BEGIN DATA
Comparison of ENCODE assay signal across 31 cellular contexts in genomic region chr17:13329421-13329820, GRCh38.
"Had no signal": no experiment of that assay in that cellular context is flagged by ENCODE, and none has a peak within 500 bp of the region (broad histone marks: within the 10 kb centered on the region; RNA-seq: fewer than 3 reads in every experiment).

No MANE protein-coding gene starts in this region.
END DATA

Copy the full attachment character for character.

Comparison of ENCODE assay signal across 31 cellular contexts in genomic region chr17:13329421-13329820, GRCh38.
"Had no signal": no experiment of that assay in that cellular context is flagged by ENCODE, and none has a peak within 500 bp of the region (broad histone marks: within the 10 kb centered on the region; RNA-seq: fewer than 3 reads in every experiment).

No MANE protein-coding gene starts in this region.